Jessie Wallace

Jessie Wallace as Joan. Pictures: Honeybunn Photography

The Perfect Murder

Coventry Belgrade

****

OF COURSE there’s no such thing as the perfect murder. Some tell-tale clue, the smallest hint of DNA, blood on the carpet, a trace of poison, the outline of a shoeprint, a smidgeon of green paint, a faint discolouration, cruelly planted by an Agatha Christie or Conon Doyle, will inevitably lead Miss Marple or Poirot or Sherlock Holmes himself to unravel what seemed like an unsolveable mystery - and spoil the fun.

There’s a lot of fun and entertainment in The Perfect Murder, crafted as a novel by celebrated crime writer Peter James and now recast as a stage play by adapter Shaun McKenna. It even features a prototype version of James’s famed Detective Superintendent Roy Grace, transformed back into a young constable - not even a detective, and no way near being an inspector - who puts his finger on the pulse and steers us to what seems to be a satisfactory conclusion.

But The Perfect Murder scores heavily by being just that: you have the impression, perhaps the certainty, thanks to a glorious twist near the end, that this one will be got away with. 

First things first. Benjamin Wilkin turns in a calm, conscientious, careful performance as Grace, the young PC whose gentle probing and clever ear for detail spots the tiniest - or most obvious - inconsistency, trapping what becomes his chief murder suspect, the ingratiating but easily flappable Joan Smiley, into a series of ropy answers. 

Why is the gold watch on the sideboard? When did she call her absent husband’s mobile? What is that white van on the tarmac; and just who is the supposedly deaf young man working in the garage on joints and lead piping? 

Wilkin‘s calm is an important feature in enabling the truth - the supposed truth - to emerge ever so gradually. Another is the calm and rather touching way in which he deals in an upper room with the ever so gentle prostitute Kamila (Simona Armstrong, managing an accent that’s East Europeant to the hilt). Armstrong gives a lovely, tender, winning performance, as loyal to the truth - mostly - as she is to her customers, and it is she whose shocked discoveries set the whole ball rolling for the discovery of malpractice in a suburban street.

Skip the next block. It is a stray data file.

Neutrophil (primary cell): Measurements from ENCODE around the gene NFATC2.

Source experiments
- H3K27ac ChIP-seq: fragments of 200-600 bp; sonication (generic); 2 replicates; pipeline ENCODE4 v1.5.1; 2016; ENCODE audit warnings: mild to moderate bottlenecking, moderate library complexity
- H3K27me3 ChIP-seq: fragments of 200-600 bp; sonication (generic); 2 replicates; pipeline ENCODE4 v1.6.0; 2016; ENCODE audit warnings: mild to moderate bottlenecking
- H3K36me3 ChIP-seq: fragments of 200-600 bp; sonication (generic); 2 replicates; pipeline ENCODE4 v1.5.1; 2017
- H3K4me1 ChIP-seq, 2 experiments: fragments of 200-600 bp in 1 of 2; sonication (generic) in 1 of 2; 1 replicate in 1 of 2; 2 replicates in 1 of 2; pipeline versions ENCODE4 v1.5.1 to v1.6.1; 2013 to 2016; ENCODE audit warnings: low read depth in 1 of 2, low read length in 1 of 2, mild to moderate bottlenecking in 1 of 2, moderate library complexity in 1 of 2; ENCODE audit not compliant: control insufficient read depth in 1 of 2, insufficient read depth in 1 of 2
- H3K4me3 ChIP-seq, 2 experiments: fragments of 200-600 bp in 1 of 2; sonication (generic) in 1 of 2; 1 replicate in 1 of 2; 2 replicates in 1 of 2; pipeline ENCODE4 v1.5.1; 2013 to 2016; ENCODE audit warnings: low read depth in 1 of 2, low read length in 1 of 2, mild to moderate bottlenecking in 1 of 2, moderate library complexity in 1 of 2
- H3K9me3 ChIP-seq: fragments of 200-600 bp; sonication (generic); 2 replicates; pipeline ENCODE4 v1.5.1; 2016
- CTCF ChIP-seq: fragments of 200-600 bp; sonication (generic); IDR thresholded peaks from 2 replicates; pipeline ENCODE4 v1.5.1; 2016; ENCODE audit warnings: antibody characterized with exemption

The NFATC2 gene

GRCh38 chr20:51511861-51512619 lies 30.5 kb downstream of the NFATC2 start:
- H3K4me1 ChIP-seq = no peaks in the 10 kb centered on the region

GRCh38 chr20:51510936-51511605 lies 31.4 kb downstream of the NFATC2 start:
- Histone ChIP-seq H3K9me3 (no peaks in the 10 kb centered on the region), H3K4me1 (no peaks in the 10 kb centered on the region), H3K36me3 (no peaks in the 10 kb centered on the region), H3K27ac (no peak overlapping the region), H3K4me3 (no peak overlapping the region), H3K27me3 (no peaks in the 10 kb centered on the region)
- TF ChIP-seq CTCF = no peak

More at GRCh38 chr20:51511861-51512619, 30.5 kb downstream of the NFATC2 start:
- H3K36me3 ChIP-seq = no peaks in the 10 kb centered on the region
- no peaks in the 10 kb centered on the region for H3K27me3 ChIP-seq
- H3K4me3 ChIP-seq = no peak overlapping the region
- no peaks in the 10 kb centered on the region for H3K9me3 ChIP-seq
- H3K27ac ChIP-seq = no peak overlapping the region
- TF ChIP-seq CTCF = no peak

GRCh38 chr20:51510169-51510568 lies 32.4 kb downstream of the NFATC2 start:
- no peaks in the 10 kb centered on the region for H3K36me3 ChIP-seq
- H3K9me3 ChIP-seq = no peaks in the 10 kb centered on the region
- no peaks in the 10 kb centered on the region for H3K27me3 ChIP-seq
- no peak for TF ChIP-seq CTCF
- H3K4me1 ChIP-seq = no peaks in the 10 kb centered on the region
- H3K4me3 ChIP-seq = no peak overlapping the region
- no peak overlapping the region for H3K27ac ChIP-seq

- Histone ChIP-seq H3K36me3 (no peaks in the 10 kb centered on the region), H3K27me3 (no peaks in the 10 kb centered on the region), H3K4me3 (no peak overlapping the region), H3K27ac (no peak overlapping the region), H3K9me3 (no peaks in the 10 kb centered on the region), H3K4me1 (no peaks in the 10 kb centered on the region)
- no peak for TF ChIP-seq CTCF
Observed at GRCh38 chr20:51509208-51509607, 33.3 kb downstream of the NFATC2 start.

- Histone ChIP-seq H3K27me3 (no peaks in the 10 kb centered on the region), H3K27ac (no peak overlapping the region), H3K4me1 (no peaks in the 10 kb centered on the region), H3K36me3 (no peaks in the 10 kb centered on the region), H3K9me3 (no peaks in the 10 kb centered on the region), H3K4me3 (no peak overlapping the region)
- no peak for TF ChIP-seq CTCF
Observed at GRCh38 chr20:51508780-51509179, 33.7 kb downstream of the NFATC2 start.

So what of the main event? The Perfect Murder is blessed with a cleverly thought out set (Michael Holt) - a little cheap, even amateur, in carved-out look but artfully designed to enclose a good size drawing room, an open passageway, a kitchen, an outdoor yard and two upstairs rooms, bedrooms of differejoan and nt hue (family; prostitute’s). That’s not bad for variety, and it works very well, providing plenty of options for the director (Ian Talbot).

The love triangle (actually a quartet) round whom things focus are a fairly staple group: infuriating but infuriated husband (Victor Smiley: Shane Richie) who is actually a decent kind of tyke, even when dreaming (as we see it) of absconding with Kamila, whom he visits each week, or speculating (how can we believe him?) that he’d like to polish off his missus to make that possible.

Joan and Victor Smiley,  Jessie Wallace and Shane Richie

The moments in the living room when wife Joan (the utterly splendid Jessie Wallace) is prattling on, the gloves are off and his visions of doing her in come to the fore are among many very amusing, and well-acted, touches which lend this kind of film noir its black comedy moments.

Those help the play early on, and in some ways it’s as well, for the script feels at times rather lax, and deploys far too many mild play-to-the-audience touches (‘Benedict Cucumberbatch’; ‘Younger than Joan Collins’; ‘Real men have dicks that work’, ‘mini kievs’ and a stream of rather too obvious rhyming cockney) to satisfy: one wants the action to intensify, not to fall flat, diverted with cheap and idle laughs.

No, the joy of The Perfect Murder is not in drippier attempts at quick-fire comedy, but in the overall conceit. For Jessie Wallace, giving the performance of the evening (much of it rests on her, and she is the most polished and accomplished of an enjoyable team), turns the tables and - yes - bumps off her husband who was contemplating finishing her off himself.